Look at a sprinter’s bike in a track race and you’ll notice it has very narrow handlebars. British Cycling and Chris Boardman were among the first to exploit the aerodynamic benefits of narrow bars, and in the run-up to the Beijing Olympics, when the hunt for marginal gains became paramount, standard 42cm bars were swapped for much smaller sub-30cm ones.
With narrow bars, the rider’s frontal area is more compact, making it possible to push through the air quicker and easier. Does this mean narrow bars are advantageous for all of us?
Sir Chris Hoy raced with bars as slim as 22-26cm, and today still rides with narrow 36 or 38cm bars on his road bike.
“The benefits are purely aerodynamics but not necessarily in the way that people think. It’s not just about making yourself narrower; it’s what happens to the air once it hits your arms. What you are trying to do is get your arms closer to breaking the air over your legs and the rest of your body,” he says.
“It feels a little bit odd at first getting used to narrow bars; people think they won’t have the same leverage or the same control. [Within a week] you get used to it [and] narrow bars feel better, you feel more efficient.”
Question of comfort
Ben Hallam talks us through handlebar height and reach
Getting aero is not the only consideration when choosing handlebar width. Ben Hallam, head of bike fitting at Bespoke Cycling, says the choice also depends on what type of rider you are and your riding.
While he agrees that for racing, where aerodynamics are top priority and narrower bars therefore worthwhile, he recommends bars matching shoulder width for those who frequently ride long distance, endurance events or sportives — to maximise oxygen intake and comfort.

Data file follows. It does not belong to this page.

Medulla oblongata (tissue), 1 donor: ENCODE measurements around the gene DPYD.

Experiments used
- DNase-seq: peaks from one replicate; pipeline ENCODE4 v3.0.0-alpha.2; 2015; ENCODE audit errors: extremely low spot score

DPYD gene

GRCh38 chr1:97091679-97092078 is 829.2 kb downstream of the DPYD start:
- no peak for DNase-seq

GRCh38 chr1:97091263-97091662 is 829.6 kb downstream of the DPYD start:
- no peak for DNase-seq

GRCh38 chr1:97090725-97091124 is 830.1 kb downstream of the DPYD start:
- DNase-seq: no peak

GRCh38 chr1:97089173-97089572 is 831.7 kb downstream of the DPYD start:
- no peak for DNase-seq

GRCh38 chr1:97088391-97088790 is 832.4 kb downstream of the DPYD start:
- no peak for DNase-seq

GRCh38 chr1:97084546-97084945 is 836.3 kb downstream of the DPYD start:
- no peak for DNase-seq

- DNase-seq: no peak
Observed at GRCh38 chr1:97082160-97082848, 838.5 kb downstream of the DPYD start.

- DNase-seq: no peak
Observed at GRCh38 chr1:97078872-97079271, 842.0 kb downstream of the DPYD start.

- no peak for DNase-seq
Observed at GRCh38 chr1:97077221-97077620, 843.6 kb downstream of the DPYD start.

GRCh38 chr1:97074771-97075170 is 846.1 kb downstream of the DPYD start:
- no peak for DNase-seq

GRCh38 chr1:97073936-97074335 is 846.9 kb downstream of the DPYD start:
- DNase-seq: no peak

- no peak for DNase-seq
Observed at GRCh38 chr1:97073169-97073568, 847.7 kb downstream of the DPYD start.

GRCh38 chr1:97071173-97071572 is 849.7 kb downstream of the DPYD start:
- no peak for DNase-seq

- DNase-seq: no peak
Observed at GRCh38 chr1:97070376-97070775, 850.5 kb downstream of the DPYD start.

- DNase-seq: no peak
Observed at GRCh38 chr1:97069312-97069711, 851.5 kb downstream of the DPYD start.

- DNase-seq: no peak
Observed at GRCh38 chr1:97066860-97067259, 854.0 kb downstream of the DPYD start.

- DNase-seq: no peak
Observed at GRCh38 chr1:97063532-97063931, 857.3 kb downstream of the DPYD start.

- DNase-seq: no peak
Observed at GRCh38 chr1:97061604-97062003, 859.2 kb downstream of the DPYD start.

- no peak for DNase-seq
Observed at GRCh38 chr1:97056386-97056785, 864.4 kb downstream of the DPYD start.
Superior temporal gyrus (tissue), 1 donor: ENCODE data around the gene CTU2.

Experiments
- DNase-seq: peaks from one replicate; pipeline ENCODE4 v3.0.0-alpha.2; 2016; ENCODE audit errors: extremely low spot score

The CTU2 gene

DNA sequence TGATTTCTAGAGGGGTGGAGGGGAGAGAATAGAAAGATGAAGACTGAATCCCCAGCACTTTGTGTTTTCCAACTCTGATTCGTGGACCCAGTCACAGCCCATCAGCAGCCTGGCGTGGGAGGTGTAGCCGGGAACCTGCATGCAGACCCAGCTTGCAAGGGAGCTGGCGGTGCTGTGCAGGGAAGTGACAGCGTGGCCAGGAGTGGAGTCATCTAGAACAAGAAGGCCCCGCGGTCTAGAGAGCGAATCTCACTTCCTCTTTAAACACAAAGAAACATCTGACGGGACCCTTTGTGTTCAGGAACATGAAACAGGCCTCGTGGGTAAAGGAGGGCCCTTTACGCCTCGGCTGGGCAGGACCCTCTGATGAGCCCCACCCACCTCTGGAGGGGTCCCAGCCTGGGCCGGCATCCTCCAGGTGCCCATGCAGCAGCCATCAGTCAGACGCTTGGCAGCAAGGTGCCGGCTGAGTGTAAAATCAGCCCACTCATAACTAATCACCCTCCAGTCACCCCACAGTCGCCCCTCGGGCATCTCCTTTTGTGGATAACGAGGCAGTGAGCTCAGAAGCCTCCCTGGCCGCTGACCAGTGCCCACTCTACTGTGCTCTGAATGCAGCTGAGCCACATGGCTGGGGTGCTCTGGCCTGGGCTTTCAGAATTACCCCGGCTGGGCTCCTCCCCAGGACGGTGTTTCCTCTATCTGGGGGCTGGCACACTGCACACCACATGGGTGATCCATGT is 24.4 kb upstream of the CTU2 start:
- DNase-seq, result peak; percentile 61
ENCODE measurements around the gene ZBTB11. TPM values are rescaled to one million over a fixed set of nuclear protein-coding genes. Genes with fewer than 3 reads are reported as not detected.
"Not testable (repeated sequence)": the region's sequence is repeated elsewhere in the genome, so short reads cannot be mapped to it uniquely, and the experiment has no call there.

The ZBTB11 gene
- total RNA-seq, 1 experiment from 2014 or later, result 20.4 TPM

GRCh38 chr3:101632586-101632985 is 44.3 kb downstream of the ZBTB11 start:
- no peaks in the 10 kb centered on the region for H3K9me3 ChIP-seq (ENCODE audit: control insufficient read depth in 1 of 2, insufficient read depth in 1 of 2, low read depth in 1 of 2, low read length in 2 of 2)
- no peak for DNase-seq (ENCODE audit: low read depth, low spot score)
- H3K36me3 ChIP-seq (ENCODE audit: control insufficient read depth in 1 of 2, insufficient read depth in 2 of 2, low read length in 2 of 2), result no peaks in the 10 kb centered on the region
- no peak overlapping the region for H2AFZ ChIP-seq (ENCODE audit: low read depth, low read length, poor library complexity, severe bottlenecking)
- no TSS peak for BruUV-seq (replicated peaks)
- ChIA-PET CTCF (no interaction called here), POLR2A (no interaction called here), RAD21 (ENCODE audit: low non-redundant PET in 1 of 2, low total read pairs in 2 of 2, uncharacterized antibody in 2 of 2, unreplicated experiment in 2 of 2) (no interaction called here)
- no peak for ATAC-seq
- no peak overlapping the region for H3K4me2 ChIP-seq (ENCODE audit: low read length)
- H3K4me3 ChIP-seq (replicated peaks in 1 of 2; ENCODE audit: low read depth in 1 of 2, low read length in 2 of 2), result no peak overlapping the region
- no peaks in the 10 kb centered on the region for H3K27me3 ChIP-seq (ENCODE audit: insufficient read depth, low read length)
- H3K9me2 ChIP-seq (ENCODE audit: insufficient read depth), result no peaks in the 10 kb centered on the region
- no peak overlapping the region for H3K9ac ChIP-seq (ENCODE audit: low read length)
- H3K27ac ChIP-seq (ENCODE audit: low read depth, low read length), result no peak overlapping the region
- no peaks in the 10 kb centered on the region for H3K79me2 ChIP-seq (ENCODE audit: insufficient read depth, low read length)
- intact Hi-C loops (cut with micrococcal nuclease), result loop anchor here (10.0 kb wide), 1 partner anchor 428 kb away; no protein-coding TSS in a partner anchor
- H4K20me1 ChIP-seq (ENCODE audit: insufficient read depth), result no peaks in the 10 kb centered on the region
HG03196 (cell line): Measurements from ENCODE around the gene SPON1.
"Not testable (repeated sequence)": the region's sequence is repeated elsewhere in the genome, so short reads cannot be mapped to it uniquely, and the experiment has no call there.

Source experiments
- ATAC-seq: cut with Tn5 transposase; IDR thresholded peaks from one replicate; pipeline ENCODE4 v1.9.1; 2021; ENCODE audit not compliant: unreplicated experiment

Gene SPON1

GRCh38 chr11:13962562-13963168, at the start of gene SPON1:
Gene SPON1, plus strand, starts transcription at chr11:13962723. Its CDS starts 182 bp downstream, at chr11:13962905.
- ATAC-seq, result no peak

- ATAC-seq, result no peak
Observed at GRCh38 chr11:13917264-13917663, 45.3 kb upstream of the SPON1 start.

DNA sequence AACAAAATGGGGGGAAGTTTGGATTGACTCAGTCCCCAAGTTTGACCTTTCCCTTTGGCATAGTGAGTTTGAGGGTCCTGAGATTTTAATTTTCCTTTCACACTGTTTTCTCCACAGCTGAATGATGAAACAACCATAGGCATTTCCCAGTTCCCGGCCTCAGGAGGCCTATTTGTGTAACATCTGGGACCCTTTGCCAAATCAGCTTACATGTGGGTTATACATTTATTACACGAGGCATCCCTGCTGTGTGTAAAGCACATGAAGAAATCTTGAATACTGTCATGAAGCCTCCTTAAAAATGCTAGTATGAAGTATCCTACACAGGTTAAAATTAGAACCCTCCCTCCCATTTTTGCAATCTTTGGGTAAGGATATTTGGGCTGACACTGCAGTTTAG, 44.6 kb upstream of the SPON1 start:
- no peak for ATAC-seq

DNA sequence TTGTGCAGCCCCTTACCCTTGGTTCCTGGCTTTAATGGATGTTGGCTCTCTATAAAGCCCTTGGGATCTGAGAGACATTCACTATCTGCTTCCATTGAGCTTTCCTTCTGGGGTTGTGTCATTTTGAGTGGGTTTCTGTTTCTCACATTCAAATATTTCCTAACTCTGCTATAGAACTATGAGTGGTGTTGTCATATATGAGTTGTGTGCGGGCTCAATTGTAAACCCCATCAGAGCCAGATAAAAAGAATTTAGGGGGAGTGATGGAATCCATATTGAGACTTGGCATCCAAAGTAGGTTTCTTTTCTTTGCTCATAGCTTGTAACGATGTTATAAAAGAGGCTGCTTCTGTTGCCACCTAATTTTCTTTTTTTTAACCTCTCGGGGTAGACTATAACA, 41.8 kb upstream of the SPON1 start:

“If they are looking to ride in the mountains, to ride uphill where aerodynamics [barely matter], getting oxygen into your body is the key thing,” he explains.
“If they are pencil-thin and have very narrow shoulders, necessitating a narrow bar, then great. That keeps the shoulders nice and open but everything running in line with the mechanics of their body.”
Get aero, get faster
However, Chris Newton, an Olympic medallist on the track and now coach at British Cycling, believes the aero advantage of narrow bars “outweigh anything else”, i.e. should be a higher priority than oxygen intake.
Newton turns on its head the view that narrow bars are less comfortable. “There’s nothing to stop riders now going from 40 to 38, or 42 to 40, just coming in a little,” he says. “Going wider feels more uncomfortable; you seem to be falling forwards and splayed out.”
Hoy agrees, and points out that a rider may benefit from increasing their resistance to air in training. “When I go back to 40 or 42 or even 44 now, it feels like you’re a parachute — you’re almost catching the wind like a big basking shark, dragging stuff behind you,” he says.
Pro track riders have been using narrow handlebars for years, and some bikes at the Tour de France have been seen fitted with them too.
While aerodynamics aren’t top priority for everyone, narrow bars do offer potential gains for us all.
However, those who mostly ride long distances or specialise in climbing should ensure that whatever bars they choose are first and foremost comfortable, rather than being aero-obsessed.
What the experts say
Yes: Sir Chris Hoy, six-time Olympic champion, founder Hoy Bikes
“Bite the bullet and just go for it. I’ve got broad shoulders but I ride 38cm bars on my road bike, and I’m not even aware they are narrower than normal. [Whatever your level] who wouldn’t wish they could push through the air a little bit easier?
No: Ben Hallam, head of bike-fitting at Bespoke Cycling
“It depends on the person and the application. When I’m looking at handlebar width, I’m definitely looking at the application that the bike is used for.
“If it’s long-distance, endurance riding, sportives, a long time in the saddle. I want the bars to be the same width as the person’s shoulders.”